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All 197 countries represented at COP26 signed the pact. Robert Perry/EPA

COP26: experts react to the UN climate summit and Glasgow Pact

Some companies’ net-zero plans include continuing to emit climate-warming greenhouse gases for decades. Christopher Furlong/Getty Images

Why corporate climate pledges of ‘net-zero’ emissions should trigger a healthy dose of skepticism

CEOs, including at oil companies and airlines, are relying on trees and oceans to capture and store carbon for them, but the numbers don’t add up.
Both climate change and policies to prevent it can rattle the economy. Citizen of the Planet/Education Images/Universal Images Group via Getty Images

The next big financial crisis could be triggered by climate change – but central banks can prevent it

It isn’t just the effects of climate change that could destabilize the financial system, it’s also fossil fuel assets losing value. The good news is that central banks can fix it.
July 2021 was Earth’s hottest month on record and was marked by disasters, including extreme storms, floods and wildfires. Thomas Lohnes via Getty Images

Climate change is relentless: Seemingly small shifts have big consequences

What might sound like small changes – temperatures another tenth of a degree warmer, sea level a few centimeters higher – have big consequences for the world around us.
The effects of climate change are heightened in urban areas and impose a high financial burden to the municipalities. THE CANADIAN PRESS/Nathan Denette

Warmer, wetter, wilder: 38 million people in the Great Lakes region are threatened by climate change

Shoreline communities are already faltering under the weight of billions of dollars in damages — and worrying that climate change will continue to make things even worse.
Climate change made the devastating flooding in Belgium, Germany and other European countries in July 2021 more likely. Anthony Dehez/Belga/AFP via Getty Images

Is climate change to blame for extreme weather events? Attribution science says yes, for some – here’s how it works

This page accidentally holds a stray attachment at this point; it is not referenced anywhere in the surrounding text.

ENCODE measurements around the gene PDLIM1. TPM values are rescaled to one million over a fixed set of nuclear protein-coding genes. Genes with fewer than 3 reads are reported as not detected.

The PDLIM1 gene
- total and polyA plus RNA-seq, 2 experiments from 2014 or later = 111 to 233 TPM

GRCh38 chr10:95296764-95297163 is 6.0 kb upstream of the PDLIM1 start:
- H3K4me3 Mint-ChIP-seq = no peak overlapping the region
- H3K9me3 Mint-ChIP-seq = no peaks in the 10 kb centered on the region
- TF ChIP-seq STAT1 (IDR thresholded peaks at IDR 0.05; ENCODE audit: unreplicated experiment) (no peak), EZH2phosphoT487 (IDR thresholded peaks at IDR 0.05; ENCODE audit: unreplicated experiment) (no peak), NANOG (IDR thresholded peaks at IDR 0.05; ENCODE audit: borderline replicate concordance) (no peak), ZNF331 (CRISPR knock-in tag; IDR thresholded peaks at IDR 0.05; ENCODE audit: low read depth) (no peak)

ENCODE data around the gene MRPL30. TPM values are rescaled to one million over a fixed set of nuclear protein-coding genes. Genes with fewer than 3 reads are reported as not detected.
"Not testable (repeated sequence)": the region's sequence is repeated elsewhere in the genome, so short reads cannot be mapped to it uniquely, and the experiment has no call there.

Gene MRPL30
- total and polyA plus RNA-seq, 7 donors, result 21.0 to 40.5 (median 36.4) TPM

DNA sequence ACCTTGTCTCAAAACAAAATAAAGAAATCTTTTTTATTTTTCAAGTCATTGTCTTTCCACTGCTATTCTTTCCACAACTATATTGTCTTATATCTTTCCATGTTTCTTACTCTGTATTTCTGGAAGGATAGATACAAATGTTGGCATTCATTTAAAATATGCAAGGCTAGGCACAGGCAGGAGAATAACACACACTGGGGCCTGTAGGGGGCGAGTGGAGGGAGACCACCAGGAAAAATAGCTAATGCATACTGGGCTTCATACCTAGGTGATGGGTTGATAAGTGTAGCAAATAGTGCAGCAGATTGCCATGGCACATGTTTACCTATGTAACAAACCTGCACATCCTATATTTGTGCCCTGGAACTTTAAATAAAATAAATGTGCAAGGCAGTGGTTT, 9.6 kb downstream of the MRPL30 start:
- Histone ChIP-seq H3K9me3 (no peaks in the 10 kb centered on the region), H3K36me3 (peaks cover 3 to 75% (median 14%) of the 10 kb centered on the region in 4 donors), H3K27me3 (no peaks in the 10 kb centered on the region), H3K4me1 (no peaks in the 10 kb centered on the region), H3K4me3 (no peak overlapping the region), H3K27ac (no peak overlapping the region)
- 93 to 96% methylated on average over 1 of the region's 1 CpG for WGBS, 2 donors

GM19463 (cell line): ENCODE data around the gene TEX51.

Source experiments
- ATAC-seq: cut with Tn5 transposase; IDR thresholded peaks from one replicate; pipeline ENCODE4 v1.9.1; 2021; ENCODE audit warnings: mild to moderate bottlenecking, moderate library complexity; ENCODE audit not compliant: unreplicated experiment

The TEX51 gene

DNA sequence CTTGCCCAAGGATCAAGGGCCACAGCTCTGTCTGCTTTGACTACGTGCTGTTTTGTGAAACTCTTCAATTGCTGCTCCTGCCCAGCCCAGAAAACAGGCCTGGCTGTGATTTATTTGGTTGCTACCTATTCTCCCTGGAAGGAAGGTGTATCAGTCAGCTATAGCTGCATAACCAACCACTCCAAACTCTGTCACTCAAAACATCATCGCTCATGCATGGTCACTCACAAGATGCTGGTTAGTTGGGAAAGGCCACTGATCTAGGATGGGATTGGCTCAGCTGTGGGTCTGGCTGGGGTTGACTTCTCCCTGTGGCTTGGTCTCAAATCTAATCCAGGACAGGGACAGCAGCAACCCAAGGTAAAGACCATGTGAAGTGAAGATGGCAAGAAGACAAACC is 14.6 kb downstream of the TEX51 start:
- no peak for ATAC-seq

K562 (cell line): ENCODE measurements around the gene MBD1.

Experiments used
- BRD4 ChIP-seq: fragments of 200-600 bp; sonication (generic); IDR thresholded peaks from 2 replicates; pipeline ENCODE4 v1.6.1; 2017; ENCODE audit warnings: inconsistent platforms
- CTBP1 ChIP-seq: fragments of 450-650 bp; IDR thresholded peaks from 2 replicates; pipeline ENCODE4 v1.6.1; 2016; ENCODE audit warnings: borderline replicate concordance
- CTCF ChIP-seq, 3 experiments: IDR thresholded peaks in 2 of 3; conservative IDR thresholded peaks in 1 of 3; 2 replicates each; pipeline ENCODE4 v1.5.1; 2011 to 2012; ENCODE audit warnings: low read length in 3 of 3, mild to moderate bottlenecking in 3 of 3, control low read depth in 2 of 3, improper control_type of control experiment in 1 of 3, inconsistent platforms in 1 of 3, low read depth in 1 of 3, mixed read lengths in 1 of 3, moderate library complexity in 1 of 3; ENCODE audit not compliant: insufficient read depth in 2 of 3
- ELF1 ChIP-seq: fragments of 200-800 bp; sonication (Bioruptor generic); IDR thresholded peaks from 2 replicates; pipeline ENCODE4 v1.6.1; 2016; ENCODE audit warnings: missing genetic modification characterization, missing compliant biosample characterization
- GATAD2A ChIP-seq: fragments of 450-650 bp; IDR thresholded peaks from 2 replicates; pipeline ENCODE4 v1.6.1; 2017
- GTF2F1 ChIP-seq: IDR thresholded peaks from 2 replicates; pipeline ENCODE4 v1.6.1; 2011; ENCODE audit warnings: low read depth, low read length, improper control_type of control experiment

A new attribution study finds human-caused climate change made Europe’s July floods more likely. What about Tennessee’s flooding? An atmospheric scientist explains how scientists make the connection.
Phasing out fossil fuels means that today’s production is the peak, and that from here on out extraction and infrastructure must decline over time. (Green Energy Futures/flickr)

How Canada can leave 83 per cent of its oil in the ground and build strong new economies

If Canada chooses to keep its oil in the ground, it doesn’t mean turning off the tap overnight. Skilled trades will be key to winding down the industry and building up new lines of work.
The Denali Highway as it crosses the Susitna River. Joe Sohm/Visions of America/Universal Images Group via Getty Images

Infrastructure bill passed by Congress promises billions for bridge repair – rural Alaska shows the growing need as temperatures rise

Alaska is warming faster than any other U.S. state, and that’s causing problems, a team of bridge engineers and social scientists explains. The infrastructure bill in Congress would offer some help.
Heat and dryness are leaving high mountain areas more vulnerable to forest fires. David McNew/Getty Images

Western fires are burning higher in the mountains and at unprecedented rates as the climate warms

As the risk of fires rises in areas once considered too wet to burn, it creates hazards for mountain communities and for downstream water supplies.

Most Read past week

  1. The new Global Methane Pledge can buy time while the world drastically reduces fossil fuel use
  2. An insider’s look at the Glasgow climate summit – talks intensify, amid grandstanding and anger outside

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